by Joel Comiskey
I love to listen to audio books. I’m currently listening to George W. Bush’s Decision Points, in which he describes the important decisions of his eight years as president of the U.S. When he left the presidency in 2009 his popularity rating was 33% but ten years later (2019) it stands at 61%. Why is this?
One reason is because our memories tend to forget the negative with the passing of time. Another reason is Bush’s willingness to admit past failures. In Decision Points, Bush is quick to say, “If I could have done things differently, I would have. . .” He often points out that history is the ultimate judge of presidents and that hindsight is so much clearer than foresight.
How does this relate to cell church ministry? If you had perfect hindsight and were able to understand back then what you know now, what would you have changed?
If you’re a pastor, maybe you would have emphasized the equipping track more or made your equipping simpler, less complicated. Maybe you would have emphasized coaching the leaders a lot more.
If you’re a cell leader, maybe you would have listened better or fine-tuned your lesson to include less questions. Maybe you would have multiplied leaders more rapidly or on the other hand, maybe you would have waited longer to make sure your leaders were truly prepared.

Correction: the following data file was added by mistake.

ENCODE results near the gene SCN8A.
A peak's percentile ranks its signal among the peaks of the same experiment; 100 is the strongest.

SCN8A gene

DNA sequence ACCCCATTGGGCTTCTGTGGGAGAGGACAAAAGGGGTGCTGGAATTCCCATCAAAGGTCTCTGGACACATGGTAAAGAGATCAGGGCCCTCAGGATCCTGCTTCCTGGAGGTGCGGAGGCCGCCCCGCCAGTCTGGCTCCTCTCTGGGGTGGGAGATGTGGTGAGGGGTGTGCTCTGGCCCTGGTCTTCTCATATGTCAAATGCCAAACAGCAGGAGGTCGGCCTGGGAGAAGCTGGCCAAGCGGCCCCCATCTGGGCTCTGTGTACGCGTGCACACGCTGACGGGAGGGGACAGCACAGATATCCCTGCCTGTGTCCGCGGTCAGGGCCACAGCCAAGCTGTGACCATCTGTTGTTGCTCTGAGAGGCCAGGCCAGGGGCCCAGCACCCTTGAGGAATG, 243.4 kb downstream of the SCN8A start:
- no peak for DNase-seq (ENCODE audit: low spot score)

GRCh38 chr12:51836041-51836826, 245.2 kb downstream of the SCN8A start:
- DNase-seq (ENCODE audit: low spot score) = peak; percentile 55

It’s often easier to look back at our cell church ministry and say, “with the perspective of hindsight, I would have done this or that differently.” We always have to remember that at each moment in time we are limited by our current understanding, maturity, circumstances, and insights.
As I look back at my own cell church experience, I would have done a lot of things differently but three come to mind:
- I would have focused on making disciples who make disciples as the chief motivation for cell ministry. I would have concentrated on the why of cell ministry more, which I now realize is to make disciples who make disciples. I would have geared my entire cell church philosophy on Christ’s last command to make disciples who make disciples, rather than church growth theory.
- I would not have ignored the essential role of community in small group ministry, knowing that God himself loves community and wants his church to practice the one-anothers. For a long time, I saw community as a hindrance to cell ministry. I was very zealous for evangelism and multiplication, but I felt that community was the enemy of rapid growth. I now realize that community is biblical and essential for long-term success.
- With regard to church planting, I would have waited longer before starting the weekly celebration service. I now realize that it’s essential to have a strong network of cell groups and people before having a weekly Sunday celebration.
What about you? if you had the benefit knowing back then what you know now, what would you have done differently.